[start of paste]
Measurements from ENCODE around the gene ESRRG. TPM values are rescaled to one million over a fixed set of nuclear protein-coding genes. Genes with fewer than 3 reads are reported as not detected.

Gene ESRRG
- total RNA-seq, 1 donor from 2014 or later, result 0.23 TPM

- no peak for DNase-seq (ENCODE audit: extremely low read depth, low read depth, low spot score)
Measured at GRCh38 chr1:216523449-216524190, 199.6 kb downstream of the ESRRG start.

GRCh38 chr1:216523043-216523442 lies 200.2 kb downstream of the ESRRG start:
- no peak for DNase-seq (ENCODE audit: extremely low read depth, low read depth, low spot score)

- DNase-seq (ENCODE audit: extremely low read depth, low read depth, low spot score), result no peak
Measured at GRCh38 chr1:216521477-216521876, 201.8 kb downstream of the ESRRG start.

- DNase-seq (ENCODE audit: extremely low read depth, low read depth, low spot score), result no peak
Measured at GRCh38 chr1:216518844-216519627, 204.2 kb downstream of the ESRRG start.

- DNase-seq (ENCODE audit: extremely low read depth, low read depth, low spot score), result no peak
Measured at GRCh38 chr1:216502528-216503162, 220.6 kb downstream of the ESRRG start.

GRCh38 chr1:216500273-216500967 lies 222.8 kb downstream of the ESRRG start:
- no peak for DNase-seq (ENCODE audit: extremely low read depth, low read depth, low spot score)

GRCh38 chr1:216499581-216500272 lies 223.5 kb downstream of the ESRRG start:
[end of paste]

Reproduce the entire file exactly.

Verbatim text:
Measurements from ENCODE around the gene ESRRG. TPM values are rescaled to one million over a fixed set of nuclear protein-coding genes. Genes with fewer than 3 reads are reported as not detected.

Gene ESRRG
- total RNA-seq, 1 donor from 2014 or later, result 0.23 TPM

- no peak for DNase-seq (ENCODE audit: extremely low read depth, low read depth, low spot score)
Measured at GRCh38 chr1:216523449-216524190, 199.6 kb downstream of the ESRRG start.

GRCh38 chr1:216523043-216523442 lies 200.2 kb downstream of the ESRRG start:
- no peak for DNase-seq (ENCODE audit: extremely low read depth, low read depth, low spot score)

- DNase-seq (ENCODE audit: extremely low read depth, low read depth, low spot score), result no peak
Measured at GRCh38 chr1:216521477-216521876, 201.8 kb downstream of the ESRRG start.

- DNase-seq (ENCODE audit: extremely low read depth, low read depth, low spot score), result no peak
Measured at GRCh38 chr1:216518844-216519627, 204.2 kb downstream of the ESRRG start.

- DNase-seq (ENCODE audit: extremely low read depth, low read depth, low spot score), result no peak
Measured at GRCh38 chr1:216502528-216503162, 220.6 kb downstream of the ESRRG start.

GRCh38 chr1:216500273-216500967 lies 222.8 kb downstream of the ESRRG start:
- no peak for DNase-seq (ENCODE audit: extremely low read depth, low read depth, low spot score)

GRCh38 chr1:216499581-216500272 lies 223.5 kb downstream of the ESRRG start: